It is noted that the pile of logs 10 are preferably constructed of plastic or the like to mimic real logs with ashes and the like and is partially transparent to allow light from the lights 95 to diffuse therethrough to give a glowing or ember like appearance.

FIGS. 7-9 illustrate a modified embodiment of a fireplace simulator apparatus 110 which includes components for creating an enhanced glowing ember effect. The apparatus 110 is similar in many respects to the fireplace simulator 1 and includes a housing 112 rotatably supporting a light array 114 which cooperates with a mirror 116 and a one-way mirror screen 118 to create moving patterns of light which resemble flickering flames.

The apparatus 110 includes a simulated log structure 120 which is shaped and colored to resemble logs within a fireplace. For example, the log structure 120 may be blackened to resemble charring and include white or gray flecks to resemble areas of ash. The log structure 120 may also include portions which resemble coals which have dropped from the logs or the still glowing remnants of a mostly consumed log. The illustrated log structure 120 is a molded sheet, as of a suitable plastic, and preferably includes light transmissive ember regions 122 (FIG. 8) to simulate glowing embers within the simulated logs. The ember regions 122 may be regions of flame colored transparent or translucent material embedded within the sheet forming the log structure 120. Alternatively, the log structure 120 con be formed as laminated layers (not shown), including a light transmissive layer overlaid by an opaque layer with cut-out areas to form the ember regions 122 in cooperation with the light transmissive layer.

The simulated log structure 120 shown in FIG. 7 is a hollow structure mounted on front shelf 128 of the housing 112. Light sources are provided to illuminate the log structure 120 from below and behind the structure 120 to radiate light through the ember regions 122. The light sources could be incandescent lamps similar to the lamps 95 of the simulator 1. However, the illustrated apparatus 110 is provided with an ember illuminating light array 132 including a plurality of light emitting diodes (LED's) 134. While a linear array 132 of LED's 134 is illustrated in FIG. 9, it is foreseen that two dimensional or three dimensional arrays of LED's could be alternatively provided.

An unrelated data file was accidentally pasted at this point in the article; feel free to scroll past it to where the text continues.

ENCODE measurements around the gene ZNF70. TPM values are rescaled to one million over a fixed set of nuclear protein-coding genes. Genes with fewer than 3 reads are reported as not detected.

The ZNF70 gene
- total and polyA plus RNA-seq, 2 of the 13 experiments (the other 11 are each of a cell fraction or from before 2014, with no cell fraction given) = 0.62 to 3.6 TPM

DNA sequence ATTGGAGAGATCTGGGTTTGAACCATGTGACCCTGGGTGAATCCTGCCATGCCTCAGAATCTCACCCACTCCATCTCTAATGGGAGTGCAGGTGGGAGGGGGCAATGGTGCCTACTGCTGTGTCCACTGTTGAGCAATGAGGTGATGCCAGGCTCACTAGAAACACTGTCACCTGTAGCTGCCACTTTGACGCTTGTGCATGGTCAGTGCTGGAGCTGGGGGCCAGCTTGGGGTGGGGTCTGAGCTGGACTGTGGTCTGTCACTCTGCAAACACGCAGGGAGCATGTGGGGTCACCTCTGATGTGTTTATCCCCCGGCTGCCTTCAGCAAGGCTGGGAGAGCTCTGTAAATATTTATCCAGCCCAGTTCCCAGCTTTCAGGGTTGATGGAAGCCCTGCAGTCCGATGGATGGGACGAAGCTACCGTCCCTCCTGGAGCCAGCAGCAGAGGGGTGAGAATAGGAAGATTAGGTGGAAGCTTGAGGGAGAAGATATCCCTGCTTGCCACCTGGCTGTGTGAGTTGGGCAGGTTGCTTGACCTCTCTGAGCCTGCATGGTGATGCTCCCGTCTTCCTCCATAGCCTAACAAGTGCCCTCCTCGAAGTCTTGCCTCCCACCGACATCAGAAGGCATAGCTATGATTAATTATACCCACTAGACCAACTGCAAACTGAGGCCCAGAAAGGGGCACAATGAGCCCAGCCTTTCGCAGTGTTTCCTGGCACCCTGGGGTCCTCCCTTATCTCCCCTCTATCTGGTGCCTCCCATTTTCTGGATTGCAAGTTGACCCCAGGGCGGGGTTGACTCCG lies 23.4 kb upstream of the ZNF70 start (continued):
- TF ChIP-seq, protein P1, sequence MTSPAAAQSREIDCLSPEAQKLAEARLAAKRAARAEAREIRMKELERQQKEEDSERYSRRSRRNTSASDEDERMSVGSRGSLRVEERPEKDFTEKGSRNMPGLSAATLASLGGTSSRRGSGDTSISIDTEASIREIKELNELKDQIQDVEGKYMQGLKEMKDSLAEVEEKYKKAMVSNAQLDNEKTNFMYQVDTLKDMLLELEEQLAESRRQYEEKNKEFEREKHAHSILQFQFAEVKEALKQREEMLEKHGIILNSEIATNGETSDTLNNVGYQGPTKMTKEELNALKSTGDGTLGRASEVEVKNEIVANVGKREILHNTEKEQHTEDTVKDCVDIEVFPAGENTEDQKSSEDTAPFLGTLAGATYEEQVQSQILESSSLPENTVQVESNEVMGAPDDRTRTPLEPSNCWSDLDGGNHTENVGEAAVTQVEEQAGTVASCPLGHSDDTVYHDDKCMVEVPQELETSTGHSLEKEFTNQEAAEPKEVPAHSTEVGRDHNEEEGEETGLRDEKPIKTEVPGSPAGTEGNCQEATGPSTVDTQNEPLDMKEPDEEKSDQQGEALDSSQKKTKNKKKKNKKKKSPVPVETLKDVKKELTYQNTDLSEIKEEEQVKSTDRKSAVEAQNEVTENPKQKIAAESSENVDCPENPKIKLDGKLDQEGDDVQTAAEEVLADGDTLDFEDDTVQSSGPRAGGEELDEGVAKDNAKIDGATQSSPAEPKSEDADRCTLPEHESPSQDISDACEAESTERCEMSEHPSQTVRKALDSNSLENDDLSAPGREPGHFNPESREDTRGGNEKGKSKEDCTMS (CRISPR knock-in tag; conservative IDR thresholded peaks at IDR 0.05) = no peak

The LED's 134 may be connected for activation in unison, in groups, or even individually. The apparatus 110 includes LED control circuitry 138 which controls activation of the LED's 134, as well as the rotary flickering flame array 114. The circuitry 138 may include a microprocessor or microcontroller which is programmed to respond to switches (not shown) similar to the switches 97-100 to control activation of the various components of the simulator 110. The apparatus 110 may include timer circuitry 140 which provides a timer signal to the control circuitry 138.

The LED control circuitry 138 preferably controls the ember LED's 134 to glow and fade ad seemingly randomly varying rates to simulate the effect of glowing embers subjected to randomly varying currents of air. The patterns of variation need not be actually random. It is will known in computer arts to generate pseudo-random patterns which proceed for relatively long periods before repetition. It is also known to “seed” pseudo-random pattern generators to change the patterns or the starting point of the pattern. For example, the seed could be a count generated between the time of overall activation of the control circuitry 138 and the time of activation of a switch controlling the ember LED's 134. Such a count can be derived from the timer signal from the timer circuitry 140. The patterns of activation of the ember LED's 134 can be combinations of relatively fast flickering illumination levels and relatively slower rising and falling illumination levels to simulate the appearance of real burning embers.

It is to be understood that while certain forms of the present invention have been illustrated and described herein, it is not to be limited to the specific forms or arrangement of parts described and shown.

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Referenced by
Citing PatentFiling datePublication dateApplicantTitle
US8356435 *Apr 20, 2009Jan 22, 2013Li ChenFlame simulating device and electric fireplace
US20110030251 *Apr 20, 2009Feb 10, 2011Li ChenFlame simulating assembly and electric fireplace therewith
U.S. Classification40/428
International ClassificationG09F19/00
Cooperative ClassificationG09F19/12, F24C7/004, F21S10/04, G09F13/30
European ClassificationF24C7/00A2, G09F13/30, G09F19/12
Legal Events
Jul 3, 2007ASAssignment
Effective date: 20070518
Nov 21, 2014REMIMaintenance fee reminder mailed
Apr 12, 2015LAPSLapse for failure to pay maintenance fees
Jun 2, 2015FPExpired due to failure to pay maintenance fee
Effective date: 20150412